gluten free chocolate babka Jewish
Photo credit Orly Gottesman

The Best Gluten-Free Chocolate Babka Recipe

Sweet, gooey and indulgent.

Desserts don’t get much better than chocolate babka, but most recipes for this beloved Jewish bake call for all-purpose flour — not helpful if you’re a celiac or don’t eat gluten. So I came up with this gluten-free babka recipe, which is just as sweet, gooey and indulgent as the original. Plus, this recipe can easily be made dairy-free, too, using your vegan butter and dairy-free milk of choice. 

It may well be the chocolatiest chocolate babka recipe around. First, you have a moist chocolate filling, which you can customize to make as sweet as you like. Then, the babka is sprinkled with chocolate chips before baking. Once the babka is baked, the final touch is a melted chocolate drizzle. 

If you’re feeling extra-indulgent, along with the chocolate chips, you can also top your babka with my simple and very useful crumb topping before baking. It adds an extra layer of texture and enhances the appearance of your baked goods — I use it for everything from babka to coffee cake, fruit crisps and muffins. Store the streusel topping in an airtight container in the freezer and use it as needed. Or, if you have any leftover gluten-free cookies or cake lying around, you can grind them into crumbs and top the babka with those crumbs instead.

Notes: 

  1. This recipe yields two chocolate babkas. You can bake them in loaf pans or roll them up into a cylinder and bake in round pans for something a little different.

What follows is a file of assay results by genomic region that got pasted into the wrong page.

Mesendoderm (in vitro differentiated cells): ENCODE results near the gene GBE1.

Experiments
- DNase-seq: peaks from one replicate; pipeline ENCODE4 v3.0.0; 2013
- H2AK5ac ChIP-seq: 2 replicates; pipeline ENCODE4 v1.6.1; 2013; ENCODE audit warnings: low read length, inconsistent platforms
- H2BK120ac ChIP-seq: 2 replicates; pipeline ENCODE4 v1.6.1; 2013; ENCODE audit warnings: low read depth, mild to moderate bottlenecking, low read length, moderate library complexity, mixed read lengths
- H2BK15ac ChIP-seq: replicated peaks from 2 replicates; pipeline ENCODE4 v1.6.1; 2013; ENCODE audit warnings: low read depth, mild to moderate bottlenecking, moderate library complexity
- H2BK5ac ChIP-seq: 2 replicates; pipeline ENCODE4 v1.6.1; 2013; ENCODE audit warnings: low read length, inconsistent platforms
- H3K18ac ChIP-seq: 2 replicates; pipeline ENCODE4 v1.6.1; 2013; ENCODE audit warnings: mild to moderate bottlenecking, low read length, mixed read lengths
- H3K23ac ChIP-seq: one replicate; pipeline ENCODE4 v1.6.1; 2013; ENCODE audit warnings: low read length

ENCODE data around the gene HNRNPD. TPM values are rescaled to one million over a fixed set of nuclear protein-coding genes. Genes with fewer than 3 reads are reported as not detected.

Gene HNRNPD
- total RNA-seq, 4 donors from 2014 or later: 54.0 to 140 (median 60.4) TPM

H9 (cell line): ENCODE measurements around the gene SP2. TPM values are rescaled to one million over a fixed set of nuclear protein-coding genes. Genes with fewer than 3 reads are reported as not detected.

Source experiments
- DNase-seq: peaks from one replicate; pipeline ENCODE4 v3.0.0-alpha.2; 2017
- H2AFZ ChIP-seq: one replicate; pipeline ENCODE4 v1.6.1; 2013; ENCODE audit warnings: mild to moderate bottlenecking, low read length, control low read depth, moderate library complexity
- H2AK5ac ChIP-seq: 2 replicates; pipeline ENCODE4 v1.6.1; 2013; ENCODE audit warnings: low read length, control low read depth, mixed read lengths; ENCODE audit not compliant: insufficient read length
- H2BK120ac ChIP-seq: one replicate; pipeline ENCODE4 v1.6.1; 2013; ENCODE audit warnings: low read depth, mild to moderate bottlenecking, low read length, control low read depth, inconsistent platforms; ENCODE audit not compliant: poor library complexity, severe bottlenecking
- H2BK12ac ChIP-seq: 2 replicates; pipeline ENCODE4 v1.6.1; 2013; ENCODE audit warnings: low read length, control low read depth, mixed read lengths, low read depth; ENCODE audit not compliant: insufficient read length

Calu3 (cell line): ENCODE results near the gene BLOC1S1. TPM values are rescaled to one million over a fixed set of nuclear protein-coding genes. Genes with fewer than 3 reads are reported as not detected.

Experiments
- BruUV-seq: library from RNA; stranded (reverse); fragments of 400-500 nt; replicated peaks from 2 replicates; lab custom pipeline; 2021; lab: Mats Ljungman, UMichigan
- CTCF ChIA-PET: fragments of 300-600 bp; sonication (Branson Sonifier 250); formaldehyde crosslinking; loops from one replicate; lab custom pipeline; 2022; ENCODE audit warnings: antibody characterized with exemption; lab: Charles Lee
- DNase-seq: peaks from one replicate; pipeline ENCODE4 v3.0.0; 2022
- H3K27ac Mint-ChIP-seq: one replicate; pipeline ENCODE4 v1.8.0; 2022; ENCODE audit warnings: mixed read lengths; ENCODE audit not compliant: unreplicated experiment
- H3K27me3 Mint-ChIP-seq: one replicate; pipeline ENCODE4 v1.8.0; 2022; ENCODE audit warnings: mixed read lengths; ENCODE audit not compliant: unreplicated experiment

2. I’d recommend using Blends by Orly Manhattan Blend Pastry Flour (made with millet and sorghum) or Blends by Orly Tuscany Blend Bread Flour for this recipe.
  3. You can either freeze the whole babka or preslice it and freeze it in a freezer-safe Ziploc bag. After the babka is defrosted, I recommend wrapping in foil and heating in the oven, or you can heat individual slices in the microwave. 
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gluten free chocolate babka jewish
Photo credit Orly Gottesman

Gluten-Free Chocolate Babka Recipe

5 Stars 4 Stars 3 Stars 2 Stars 1 Star

3 from 1 review

Sweet, gooey and indulgent. 

  • Total Time: 2 hours
  • Yield: 2 babkas

Ingredients

For the dough starter:

  • ¾ cup (110 g) Manhattan Blend or GF Bread Flour
  • 3 Tbsp (20 g) dry active yeast
  • ½ cup (110 ml) milk (dairy-free is fine), warmed to 105-115°F

For the dough:

  • ½ cup (85 g) sugar
  • 2 large eggs
  • 1 tsp vanilla
  • ½ tsp salt
  • ½ tsp baking powder
  • 1 ⅓ cup (220 g) Manhattan Blend + extra, for rolling
  • 7 Tbsps (100 g) softened butter or vegan butter

For the filling and topping:

  • ¾ cup (90 g) cocoa powder
  • 1 ½ cups (300 g) sugar
  • 7 Tbsps (100 g) melted butter or oil
  • 1 egg yolk, for the egg wash
  • chocolate chips
  • cake crumbs, powdered sugar and melted chocolate (optional)

Instructions

  1. Preheat the oven to 350°F (180°C). Grease two rectangular loaf pans or round pans.
  2. In the bowl of your stand mixer fitted with the paddle attachment, combine the dough starter ingredients and let sit for 10 minutes. 
  3. Mix Manhattan Blend, salt and baking powder for your dough in a separate bowl.